When the last NFL coaching door closed yesterday, Marvin Lewis retreated to his family in Finksburg and his record-setting defense with the Ravens.
They remain the two loves in his life.
Once the Buffalo Bills picked Tennessee's Gregg Williams as their new coach, it sent Lewis back to his job as defensive coordinator with the world champion Ravens, albeit in a new tax bracket.
It also closed a search process that his agent termed peculiar, and one with which Lewis was clearly uncomfortable. Ray Anderson, the agent, admitted his disappointment before catching a flight back to Atlanta last evening.
"The process was suspect in that there was no discussion of contract terms, there was no chance to meet or talk with [Bills owner] Ralph Wilson, who was supposedly going to make the decision," said Anderson. "There was no opportunity to see or get a feel for the Buffalo [practice] facility or the Buffalo community where Marvin was going to have to move his family.
"In my personal opinion, that made the process incomplete."
Lewis, whose defense spearheaded the Ravens' Super Bowl championship run, interviewed with Bills president Tom Donahoe for five hours Monday night in Baltimore. The two spoke again by phone on Wednesday in what appears to have been Lewis' final chance at winning the job.
Sources in both cities say those talks snagged on a difference in financial commitment on the Bills' part and on Lewis' unwillingness to commit to the Bills without first making a visit to Buffalo.
Lewis acknowledged the priority on family and fit.
"What I need is my family to feel comfortable," said Lewis, who has two children, Whitney, 15, and Marcus, 10, with his wife, Peggy. "In any job interview, it's a two-way street. I can't commit to do something until I know the parameters of what's going to affect me."
When asked how badly he wanted the Buffalo job, he was evasive. "I would like to be a head coach in the right situation," he said. "I'll know when it's right."
It is believed that Lewis was the front-runner when Donahoe began the search for a replacement for deposed Wade Phillips. But Williams, the defensive coordinator for the Titans, had a strong interview in Nashville, Tenn., last Friday.
That interview apparently moved Williams to the head of a group that included New York Giants defensive coordinator John Fox and former Bills defensive coordinator Ted Cottrell. More problematic for Lewis was speculation about his involvement with the Bills and Cleveland Browns, the last two teams with coaching vacancies.
Sources in Buffalo suggest that Donahoe was disturbed by a perceived playing off of Cleveland against Buffalo by Lewis' agent.
Anderson waded through a host of allegations during a three-day vigil in Baltimore waiting to begin negotiations, and denied them all, including one yesterday that suggested he had made a list of demands that the Bills rejected.
"Absolutely false," Anderson said of the demands. "We had no opportunity to communicate anything to them. Now we sit back with amazement at all the purported reasons why they did what they did.
"We certainly were disappointed with the lack of communication. There was no communication with me whatsoever. Our experience is, if you're a serious candidate, they'd have been a little more in touch with Marvin, as opposed to waiting 48 hours to get a summary report from Tom. That was peculiar."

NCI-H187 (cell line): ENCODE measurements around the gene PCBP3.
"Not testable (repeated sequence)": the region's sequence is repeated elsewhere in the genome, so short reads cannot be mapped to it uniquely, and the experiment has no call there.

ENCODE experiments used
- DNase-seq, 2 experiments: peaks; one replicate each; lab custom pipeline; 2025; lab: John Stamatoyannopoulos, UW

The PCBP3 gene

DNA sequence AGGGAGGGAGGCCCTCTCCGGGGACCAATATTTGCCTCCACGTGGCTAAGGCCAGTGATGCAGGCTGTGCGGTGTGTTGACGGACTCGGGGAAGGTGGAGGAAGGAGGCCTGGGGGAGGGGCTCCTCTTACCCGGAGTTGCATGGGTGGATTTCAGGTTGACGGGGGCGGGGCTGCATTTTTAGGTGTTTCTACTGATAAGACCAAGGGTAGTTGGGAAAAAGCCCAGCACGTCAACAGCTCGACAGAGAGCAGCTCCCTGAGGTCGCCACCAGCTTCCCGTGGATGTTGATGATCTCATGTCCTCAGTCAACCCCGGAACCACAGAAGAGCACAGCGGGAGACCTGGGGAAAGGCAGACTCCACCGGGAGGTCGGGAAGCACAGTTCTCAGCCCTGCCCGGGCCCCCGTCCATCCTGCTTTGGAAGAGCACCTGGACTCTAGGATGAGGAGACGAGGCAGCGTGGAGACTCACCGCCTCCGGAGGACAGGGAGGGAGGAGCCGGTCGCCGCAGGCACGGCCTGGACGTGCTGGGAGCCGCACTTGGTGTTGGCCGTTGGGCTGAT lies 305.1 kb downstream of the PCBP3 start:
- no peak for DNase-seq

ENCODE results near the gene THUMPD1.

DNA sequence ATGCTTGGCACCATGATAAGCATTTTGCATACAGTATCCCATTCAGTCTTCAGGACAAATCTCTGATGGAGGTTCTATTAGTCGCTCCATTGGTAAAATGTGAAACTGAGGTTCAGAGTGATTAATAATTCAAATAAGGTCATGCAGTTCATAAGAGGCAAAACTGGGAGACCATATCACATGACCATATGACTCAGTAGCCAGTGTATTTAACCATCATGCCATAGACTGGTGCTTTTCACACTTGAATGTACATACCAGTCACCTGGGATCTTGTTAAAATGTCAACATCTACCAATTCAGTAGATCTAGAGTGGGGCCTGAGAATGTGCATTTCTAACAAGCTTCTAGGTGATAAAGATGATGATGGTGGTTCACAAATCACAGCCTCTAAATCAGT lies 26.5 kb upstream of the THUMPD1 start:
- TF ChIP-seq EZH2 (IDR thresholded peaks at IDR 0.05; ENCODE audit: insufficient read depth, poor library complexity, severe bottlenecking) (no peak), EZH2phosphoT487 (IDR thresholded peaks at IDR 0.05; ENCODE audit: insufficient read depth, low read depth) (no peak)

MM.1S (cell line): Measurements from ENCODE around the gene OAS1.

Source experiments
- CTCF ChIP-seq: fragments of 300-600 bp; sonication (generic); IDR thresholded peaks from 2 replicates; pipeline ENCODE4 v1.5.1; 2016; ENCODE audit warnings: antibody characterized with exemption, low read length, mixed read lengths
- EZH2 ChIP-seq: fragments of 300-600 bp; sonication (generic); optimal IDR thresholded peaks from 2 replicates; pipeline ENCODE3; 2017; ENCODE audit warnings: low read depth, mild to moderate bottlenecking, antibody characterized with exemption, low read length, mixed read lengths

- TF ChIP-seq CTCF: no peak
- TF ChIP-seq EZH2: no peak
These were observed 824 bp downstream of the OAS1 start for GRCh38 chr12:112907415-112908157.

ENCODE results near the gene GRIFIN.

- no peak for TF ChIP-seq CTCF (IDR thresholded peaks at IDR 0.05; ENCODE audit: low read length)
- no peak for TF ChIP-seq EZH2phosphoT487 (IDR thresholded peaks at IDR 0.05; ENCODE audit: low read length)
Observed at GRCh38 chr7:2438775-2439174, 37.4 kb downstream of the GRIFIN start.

Anderson said he never got to address any financial issues with Donahoe, although Lewis admitted the subject did come up in his interview.
It's believed the Bills were shopping for a coach in the $1 million-a-year category. Sources said both Lewis and Fox wanted something more in line with the NFL's market value.
When Brian Billick signed to coach the Ravens in 1999, he got a six-year deal worth $1.5 million a year. Butch Davis, the University of Miami coach who was also a defensive coordinator on a Super Bowl team in Dallas, this week signed a five-year deal with the Browns that averaged $3 million a year.
Lewis was victimized by the NFL rule that prohibits a team from contacting a coach whose team is still playing. Billick said the league needs to return the decision on when a coach can interview to the individual teams.
"I understand what the league's doing," Billick said. "They're trying to keep a certain arm's length for the coaches still involved with the season and theoretically that makes sense. It's a bit naive to think that's not going to occupy their time, their mind and their efforts, anyway.
"I'd just as soon it be handled at the club level. I think we're grown men and can make our own judgments. Because as it stands now, coaches who aren't in the playoffs, and college coaches, have a huge advantage to be in a competitive market where they can go out and seek these jobs [while] a guy that's on a winning football team has his hands tied behind his back."
Billick is thrilled to have Lewis return, nonetheless.
"My perspective toward Marvin is biased," he said. "He's as competent and capable a coach as I've been around. The coaches who have been hired all were competent men as well. We're very fortunate to have Marvin back."
Lewis, who will receive an increase in salary to stay with the Ravens, was unshaken by yesterday's developments.
"I'm content," he said. "Family was a big part of it. It all has to work together. It's family, it's our affection for everything here."
That point was made dramatically clear when the Ravens returned from their Super Bowl victory on Monday. As Lewis drove to his home in the Beaver Creek Estates community of Finksburg, there was a handmade sign welcoming him home.
"All the neighbors signed it," Lewis said. "It was great."
The Ravens' 2001 schedule (dates, times to be determined):
Home Away Cincinnati Cincinnati
Minnesota Tampa Bay
Chicago Green Bay